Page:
“Troubled Skies” opens the record with a great singalong chorus, and the rest of Virgin follows suit. This is music for fast consumption: one listen and you’ll be humming along. Luckily, it does not become tiresome. The songs, even with their glossy finish, have an organic, lazy feeling to them – jolts of piano and gospel influences help as well. “Words And Violence,” the lead single, is the strongest track. Beginning as a ballad, it quickly chugs along until it reaches almost rapturous highs. Similarly, “Trigger,” with its Razorlight-esque beat and subtle use of a backing choir may just be the album’s most propulsive moment. The gentle “Falling In Love with You Again” and Karlsson’s Melodifestivalen entry, “When The Night Comes Falling,” are also highlights.
Most notably (and unlike his debut), The Vintage Virgin is a perfectly paced pop record. It is not particularly revolutionary. There are the ballads, the rockers, the singalongs, etc. Standard fare for the teen crowd, yet I wouldn’t be surprised if Virgin reaches beyond (and matures) Sebastian’s core fan base. It is a record absolutely full of potential singles, and most certainly a step in the direction to give Sebastian a career past the initial Idol glow.

Nick James

Springhill-Contemporary Theories

springhillSpringhillContemporary Theories

Last year, Carradini, our fearless editor-in-chief, wrote a review on Springhill’s debut EP A Year from the Valley. While I have not heard the EP myself, I can safely judge from the review that not much has changed for Springhill in the way of musicality, or much else for that matter. Contemporary Theories is a solid album with some catchy melodies and interesting vocal hooks, but there isn’t much that “hasn’t been done before.” Perhaps this mindset is just an aftereffect of all the “push the envelope” albums that have come out in the last few months by artists like Panda Bear, Deerhunter and Patrick Wolf.
While Springhill might not have brought anything particularly interesting or special to the table, this does not mean that Contemporary Theories is a poorly done album. Springhill draws much of their influence from Dave Matthews and Dave Matthews-like artists. The album starts out with “Blues in Paradise,” which features a wonderful electric guitar solo and has some of the best vocals on the album. The following tracks are similar in fashion, but not as impressive. “No Better Place” is a great track that just screams “chill.”
After a few downer tracks, Springhill suddenly takes a rather quirky turn. “The Pirate Song” is just what the name implies. Vocalist Dan Prokop croons that he is a pirate, “the last real kind/drinking booze all afternoon.” As quickly as they turn to pirates, the members of Springhill turn to kings in an anthem about the evils of monarchy in “Long Live the King.” The downer tracks return with the gem of the album, “Hope.” After “The Pirate Song, I needed some “Hope” for this album. The track features a sweeping piano line and a matching set of excellent vocals. This piano line returns with only a bass in “Frantic Dreamer.” As you can see, a trend has been set. Tracks with strong piano presence > tracks without strong piano presence. You do the math.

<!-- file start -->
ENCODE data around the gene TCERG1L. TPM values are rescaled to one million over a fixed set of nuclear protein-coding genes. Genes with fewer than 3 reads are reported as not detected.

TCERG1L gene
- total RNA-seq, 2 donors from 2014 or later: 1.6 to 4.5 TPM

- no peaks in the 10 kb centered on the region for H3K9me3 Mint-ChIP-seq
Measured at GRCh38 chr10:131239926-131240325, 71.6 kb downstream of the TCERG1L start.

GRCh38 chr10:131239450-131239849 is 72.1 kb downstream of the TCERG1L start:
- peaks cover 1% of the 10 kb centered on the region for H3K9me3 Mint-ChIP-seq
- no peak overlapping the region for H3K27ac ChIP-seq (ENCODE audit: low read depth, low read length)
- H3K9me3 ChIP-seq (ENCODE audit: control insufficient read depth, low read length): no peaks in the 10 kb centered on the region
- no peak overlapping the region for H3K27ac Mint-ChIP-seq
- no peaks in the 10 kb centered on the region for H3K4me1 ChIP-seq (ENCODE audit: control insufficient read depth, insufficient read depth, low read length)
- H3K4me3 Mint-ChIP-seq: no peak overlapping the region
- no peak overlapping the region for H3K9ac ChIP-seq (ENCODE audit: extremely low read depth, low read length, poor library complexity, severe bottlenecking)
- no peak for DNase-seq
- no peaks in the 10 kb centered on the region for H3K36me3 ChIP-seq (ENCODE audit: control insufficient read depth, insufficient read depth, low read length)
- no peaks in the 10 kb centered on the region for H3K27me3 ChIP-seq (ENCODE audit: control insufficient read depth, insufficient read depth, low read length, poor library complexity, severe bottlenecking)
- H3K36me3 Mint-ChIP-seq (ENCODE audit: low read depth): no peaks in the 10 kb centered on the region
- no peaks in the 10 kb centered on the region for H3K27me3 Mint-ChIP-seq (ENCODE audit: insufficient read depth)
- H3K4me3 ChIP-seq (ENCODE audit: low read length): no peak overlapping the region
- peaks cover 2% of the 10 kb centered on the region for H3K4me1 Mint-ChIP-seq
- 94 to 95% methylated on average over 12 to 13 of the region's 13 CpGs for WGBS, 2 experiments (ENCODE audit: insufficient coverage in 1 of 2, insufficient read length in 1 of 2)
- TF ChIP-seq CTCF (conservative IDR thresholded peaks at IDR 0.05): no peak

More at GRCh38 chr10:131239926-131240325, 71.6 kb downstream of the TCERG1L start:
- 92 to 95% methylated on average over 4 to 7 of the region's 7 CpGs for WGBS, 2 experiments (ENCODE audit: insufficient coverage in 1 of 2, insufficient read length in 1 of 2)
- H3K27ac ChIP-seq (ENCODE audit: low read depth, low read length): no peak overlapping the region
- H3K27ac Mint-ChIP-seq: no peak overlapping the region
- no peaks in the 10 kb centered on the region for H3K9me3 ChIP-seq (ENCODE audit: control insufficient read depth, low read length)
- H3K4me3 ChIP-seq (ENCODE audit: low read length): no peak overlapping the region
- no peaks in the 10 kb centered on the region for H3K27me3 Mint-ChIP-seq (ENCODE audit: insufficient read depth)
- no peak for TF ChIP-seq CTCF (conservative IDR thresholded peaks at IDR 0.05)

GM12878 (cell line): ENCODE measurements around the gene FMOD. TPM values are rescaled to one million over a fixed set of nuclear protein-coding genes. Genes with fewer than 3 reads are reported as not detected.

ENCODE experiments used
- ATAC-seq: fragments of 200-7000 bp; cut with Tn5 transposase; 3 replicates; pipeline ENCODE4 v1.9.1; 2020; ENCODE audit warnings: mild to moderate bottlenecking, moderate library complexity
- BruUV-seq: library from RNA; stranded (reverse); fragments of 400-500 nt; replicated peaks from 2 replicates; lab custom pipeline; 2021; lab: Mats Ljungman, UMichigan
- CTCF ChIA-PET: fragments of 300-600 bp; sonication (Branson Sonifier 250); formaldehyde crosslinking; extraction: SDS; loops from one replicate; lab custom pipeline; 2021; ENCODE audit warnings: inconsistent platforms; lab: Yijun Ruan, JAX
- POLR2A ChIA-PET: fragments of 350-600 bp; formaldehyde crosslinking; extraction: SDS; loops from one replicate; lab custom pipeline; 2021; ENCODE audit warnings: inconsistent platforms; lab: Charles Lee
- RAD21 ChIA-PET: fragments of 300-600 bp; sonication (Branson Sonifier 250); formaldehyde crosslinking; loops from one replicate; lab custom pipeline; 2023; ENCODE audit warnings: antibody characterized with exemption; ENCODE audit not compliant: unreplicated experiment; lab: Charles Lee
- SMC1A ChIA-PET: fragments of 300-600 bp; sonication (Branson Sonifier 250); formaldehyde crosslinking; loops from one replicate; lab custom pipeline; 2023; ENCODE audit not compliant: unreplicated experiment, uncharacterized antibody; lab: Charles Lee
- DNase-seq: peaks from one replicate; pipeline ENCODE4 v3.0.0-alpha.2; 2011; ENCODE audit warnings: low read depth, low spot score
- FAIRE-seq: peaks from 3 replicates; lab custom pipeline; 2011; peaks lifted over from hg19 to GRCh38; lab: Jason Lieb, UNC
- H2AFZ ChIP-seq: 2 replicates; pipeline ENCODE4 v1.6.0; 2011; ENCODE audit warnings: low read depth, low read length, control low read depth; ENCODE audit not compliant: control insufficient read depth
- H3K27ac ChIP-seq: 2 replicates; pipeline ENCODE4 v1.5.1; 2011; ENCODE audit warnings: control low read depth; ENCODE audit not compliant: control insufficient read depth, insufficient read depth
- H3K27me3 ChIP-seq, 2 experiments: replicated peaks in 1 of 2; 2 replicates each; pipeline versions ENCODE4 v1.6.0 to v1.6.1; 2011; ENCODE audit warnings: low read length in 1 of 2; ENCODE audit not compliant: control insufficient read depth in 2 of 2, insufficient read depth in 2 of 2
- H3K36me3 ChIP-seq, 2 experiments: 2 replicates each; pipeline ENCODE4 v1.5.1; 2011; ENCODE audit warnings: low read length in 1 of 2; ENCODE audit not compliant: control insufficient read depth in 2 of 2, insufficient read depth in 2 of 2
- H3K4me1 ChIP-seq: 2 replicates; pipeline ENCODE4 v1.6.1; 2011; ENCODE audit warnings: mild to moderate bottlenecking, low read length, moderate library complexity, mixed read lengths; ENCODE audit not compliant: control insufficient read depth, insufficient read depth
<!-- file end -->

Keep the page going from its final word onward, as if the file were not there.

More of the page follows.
Contemporary Theories is not a weak album and doesn’t lack in very many areas, but somehow I felt a little deceived by the title. Currently, our favorite true indie artists seem to be in the mindset of pushing the envelope further. I guess Springhill is saving it for their next album. This album does show, however, that they have a great deal of potential and will be able to go in whichever direction they so choose.

-Mark Pranger

Writer-Cover Your Tracks

writerWriterCover Your Tracks

Writer has a lot invested in Cover Your Tracks.Even though this is a self-released disc, the artwork is more eyecatching, snazzy and professional than most small indie labels can afford to create. It actually calls to mind the bizarre yet cool artwork from Coldplay’s A Rush of Blood to the Head, although Writer exercises more restraint than Coldplay did on its singles and live album with similar art themes.
That’s where the similarities to Coldplay stop, though. Writer is a sleepy-eyed indie-pop band in the vein of Grandaddy (more well known) and Meryll (more accurate). It falls squarely into a genre that I coined last month: Rainy Day Makeout Music. It’s got all the characteristics: shuffling, slow-moving, lush, full, and beautiful. But where many RDMM bands fall into the homogeneity-inspiring trap of “mood is all,” Writer deftly sidesteps the pit and makes a clean getaway.
Instead of each song sounding like the last, the members of writer made a great effort to distinguish between songs. Whether it be the captivating near-silent break of “Write One Down,” the excellent acoustic guitar ditty that permeates “Friend,” the “sun breaking through the clouds” guitar melody of “Four Letters,” or the extremely Meryll-esque sliding guitar lines of “Make Us Proud,” the members of Writer have immaculately crafted each of these tunes to stand on their own but still flow perfectly in the context of an astonishingly well-paced album.
Those four songs I name-checked? They’re the first four real songs on the album (after the intro). The rest of the album unfolds in similarly exciting fashion, unveiling song after memorable song of guitar-based indie-pop with wonderfully fitting vocals and enough pop hooks to make a fish squirm. This album does not cease to amaze, whether it’s in the buzzing synths and surrounding background vocals of “The Pollution,” the change-in-mood moroseness of “My Thoughts on the Subject,” the stripped-down acoustic winner “Lesson Number Four” (a highlight on the album), the poignant and moving “Title track part two” (another highlight), or in spare, downtempo closer “I Think She Died.”
Yes, this album succeeds on all levels. In fact, everything this album attempts to accomplish, it succeeds at. This is indie-pop of the highest order – completely refreshing, exhilarating and comforting. I would love to see the three men of Writer play a show – it sounds like it would be a cathartic, revelatory experience. And really, that’s why Writer put so much effort into making their website better than most signed bands’ – they’re good enough to deserve such treatment.
I hope that those mourning the loss of Grandaddy will look in Writer’s direction and exalt them as the next great band to follow. I know I’m already on board.

Stephen Carradini